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Global Work Glossary

What does the 13th month pay entail?

Thirteenth month pay is an additional salary provided by employers. It supplements employees' standard annual earnings, and is usually paid at year-end or split into two installments. It's generally equal to one month's salary.

In some countries, such as the Philippines, 13th month pay is federally mandated, obligating employers to provide it to all eligible employees, with penalties for non-compliance. In other nations it's a customary practice. It's left to employers' discretion and is often detailed in employment contracts or industry agreements.

Eligibility criteria vary. In the Philippines, an employee must complete a full month's work within a calendar year. Some countries exempt certain employee categories, like managers or civil servants, from receiving this bonus.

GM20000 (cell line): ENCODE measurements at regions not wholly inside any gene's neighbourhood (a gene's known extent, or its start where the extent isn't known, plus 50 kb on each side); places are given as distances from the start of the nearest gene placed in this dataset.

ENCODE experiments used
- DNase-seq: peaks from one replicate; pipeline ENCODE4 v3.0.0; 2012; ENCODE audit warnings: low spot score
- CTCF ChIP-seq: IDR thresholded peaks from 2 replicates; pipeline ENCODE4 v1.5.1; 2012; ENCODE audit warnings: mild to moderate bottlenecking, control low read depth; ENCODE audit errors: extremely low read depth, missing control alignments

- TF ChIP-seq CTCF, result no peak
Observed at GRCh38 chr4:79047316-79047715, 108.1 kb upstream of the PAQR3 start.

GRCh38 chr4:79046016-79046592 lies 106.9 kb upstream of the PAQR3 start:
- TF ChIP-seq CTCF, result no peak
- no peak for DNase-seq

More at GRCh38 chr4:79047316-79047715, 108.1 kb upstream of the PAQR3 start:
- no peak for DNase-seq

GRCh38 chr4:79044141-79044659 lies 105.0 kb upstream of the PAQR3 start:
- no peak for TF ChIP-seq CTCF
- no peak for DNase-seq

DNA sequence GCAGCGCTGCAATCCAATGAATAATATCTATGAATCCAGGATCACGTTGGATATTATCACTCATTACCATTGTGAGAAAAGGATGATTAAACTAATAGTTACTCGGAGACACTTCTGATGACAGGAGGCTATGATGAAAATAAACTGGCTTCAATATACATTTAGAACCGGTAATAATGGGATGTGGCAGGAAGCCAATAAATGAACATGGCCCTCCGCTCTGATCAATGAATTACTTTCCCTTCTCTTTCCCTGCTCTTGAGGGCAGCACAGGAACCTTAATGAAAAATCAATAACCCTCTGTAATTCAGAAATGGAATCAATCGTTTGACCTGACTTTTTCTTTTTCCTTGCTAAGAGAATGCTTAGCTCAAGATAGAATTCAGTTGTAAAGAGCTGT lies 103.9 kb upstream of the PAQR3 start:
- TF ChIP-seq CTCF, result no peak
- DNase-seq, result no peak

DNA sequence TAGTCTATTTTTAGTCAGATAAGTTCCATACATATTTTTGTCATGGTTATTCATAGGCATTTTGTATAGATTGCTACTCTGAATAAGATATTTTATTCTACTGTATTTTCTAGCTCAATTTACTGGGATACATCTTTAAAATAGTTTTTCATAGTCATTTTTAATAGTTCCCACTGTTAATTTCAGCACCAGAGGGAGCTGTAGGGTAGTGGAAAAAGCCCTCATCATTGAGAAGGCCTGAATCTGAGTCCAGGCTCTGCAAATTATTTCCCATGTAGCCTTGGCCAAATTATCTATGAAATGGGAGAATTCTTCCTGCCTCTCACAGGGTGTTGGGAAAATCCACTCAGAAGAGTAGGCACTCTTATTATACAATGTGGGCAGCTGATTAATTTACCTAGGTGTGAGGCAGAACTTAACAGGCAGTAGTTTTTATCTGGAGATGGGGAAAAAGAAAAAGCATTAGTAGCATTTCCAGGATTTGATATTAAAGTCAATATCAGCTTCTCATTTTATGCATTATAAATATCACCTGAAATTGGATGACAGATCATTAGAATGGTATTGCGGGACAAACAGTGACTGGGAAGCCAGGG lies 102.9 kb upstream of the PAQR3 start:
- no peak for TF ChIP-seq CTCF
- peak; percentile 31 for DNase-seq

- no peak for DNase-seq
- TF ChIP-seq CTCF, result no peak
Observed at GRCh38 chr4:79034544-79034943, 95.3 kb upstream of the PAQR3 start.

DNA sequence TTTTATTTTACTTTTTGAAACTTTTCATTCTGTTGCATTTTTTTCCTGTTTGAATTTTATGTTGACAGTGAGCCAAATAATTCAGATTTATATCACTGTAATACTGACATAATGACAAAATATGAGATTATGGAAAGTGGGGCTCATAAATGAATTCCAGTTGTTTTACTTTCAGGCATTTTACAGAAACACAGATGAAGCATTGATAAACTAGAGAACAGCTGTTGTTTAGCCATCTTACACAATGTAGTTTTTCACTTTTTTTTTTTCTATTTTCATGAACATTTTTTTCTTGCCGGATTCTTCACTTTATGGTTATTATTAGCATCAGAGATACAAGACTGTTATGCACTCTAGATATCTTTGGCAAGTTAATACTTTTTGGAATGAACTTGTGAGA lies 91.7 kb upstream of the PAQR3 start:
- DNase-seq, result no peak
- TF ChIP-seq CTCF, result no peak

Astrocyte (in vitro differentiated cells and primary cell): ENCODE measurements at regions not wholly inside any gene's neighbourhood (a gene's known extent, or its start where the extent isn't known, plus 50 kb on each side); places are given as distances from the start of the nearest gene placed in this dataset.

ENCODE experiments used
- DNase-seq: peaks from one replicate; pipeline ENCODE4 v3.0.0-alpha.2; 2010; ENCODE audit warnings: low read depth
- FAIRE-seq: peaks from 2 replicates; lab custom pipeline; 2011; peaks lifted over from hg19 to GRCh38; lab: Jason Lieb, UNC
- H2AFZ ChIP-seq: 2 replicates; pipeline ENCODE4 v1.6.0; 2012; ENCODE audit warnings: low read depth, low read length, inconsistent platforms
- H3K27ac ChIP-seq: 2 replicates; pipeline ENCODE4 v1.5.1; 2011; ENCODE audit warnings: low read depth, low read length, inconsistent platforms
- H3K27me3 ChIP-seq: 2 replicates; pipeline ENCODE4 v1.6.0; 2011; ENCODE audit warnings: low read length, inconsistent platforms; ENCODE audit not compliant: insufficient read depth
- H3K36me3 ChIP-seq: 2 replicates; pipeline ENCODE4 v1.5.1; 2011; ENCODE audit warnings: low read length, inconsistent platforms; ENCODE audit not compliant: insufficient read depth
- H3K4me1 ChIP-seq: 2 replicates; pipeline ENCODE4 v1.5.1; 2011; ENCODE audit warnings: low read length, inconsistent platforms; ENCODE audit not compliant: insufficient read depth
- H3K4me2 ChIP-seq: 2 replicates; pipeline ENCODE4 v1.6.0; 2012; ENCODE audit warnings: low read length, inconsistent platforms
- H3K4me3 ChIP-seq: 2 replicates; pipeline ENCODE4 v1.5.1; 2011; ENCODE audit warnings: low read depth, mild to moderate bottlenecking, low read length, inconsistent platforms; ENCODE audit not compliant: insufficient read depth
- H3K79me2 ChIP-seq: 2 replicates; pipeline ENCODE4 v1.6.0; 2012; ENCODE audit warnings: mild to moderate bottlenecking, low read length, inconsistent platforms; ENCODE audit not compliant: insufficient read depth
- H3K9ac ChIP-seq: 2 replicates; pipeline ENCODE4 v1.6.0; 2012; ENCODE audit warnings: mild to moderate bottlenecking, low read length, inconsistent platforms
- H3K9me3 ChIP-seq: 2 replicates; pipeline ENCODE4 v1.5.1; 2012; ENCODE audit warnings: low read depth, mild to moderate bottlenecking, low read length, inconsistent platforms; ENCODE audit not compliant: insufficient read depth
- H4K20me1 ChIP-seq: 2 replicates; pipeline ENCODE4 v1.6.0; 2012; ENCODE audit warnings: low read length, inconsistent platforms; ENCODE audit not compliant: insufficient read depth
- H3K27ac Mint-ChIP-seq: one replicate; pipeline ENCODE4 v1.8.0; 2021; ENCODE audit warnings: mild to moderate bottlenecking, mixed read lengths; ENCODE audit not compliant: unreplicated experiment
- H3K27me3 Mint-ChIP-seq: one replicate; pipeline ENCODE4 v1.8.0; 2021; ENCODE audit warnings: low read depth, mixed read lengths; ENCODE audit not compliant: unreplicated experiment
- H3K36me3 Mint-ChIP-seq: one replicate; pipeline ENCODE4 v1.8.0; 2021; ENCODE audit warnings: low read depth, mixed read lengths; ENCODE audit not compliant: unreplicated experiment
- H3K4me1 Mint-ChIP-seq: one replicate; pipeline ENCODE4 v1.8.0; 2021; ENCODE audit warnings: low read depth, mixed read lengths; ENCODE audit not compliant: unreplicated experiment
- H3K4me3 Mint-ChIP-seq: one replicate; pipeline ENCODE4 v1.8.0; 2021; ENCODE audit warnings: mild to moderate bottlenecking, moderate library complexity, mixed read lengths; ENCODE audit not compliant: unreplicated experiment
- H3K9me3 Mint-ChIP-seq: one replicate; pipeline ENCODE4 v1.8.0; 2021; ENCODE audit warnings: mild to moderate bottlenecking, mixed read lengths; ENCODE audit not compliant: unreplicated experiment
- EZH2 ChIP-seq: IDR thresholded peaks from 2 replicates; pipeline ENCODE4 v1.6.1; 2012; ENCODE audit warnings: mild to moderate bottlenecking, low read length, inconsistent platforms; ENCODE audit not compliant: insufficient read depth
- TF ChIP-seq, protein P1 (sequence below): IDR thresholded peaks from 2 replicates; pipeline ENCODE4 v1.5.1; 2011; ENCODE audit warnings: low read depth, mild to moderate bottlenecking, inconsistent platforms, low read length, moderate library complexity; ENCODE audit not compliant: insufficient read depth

Various countries across Latin America mandate 13th month pay, while in Europe, it's mandatory in countries like Armenia and Greece, and customary in others. Africa's Angola provides 13th and 14th month pay, aligning with vacations and holidays.

Calculations differ by country, with methods like pro-rating or percentage-based calculations. Taxes on 13th month pay vary too; for example, payments over a threshold in the Philippines are taxed, while Austria taxes them at a reduced rate.

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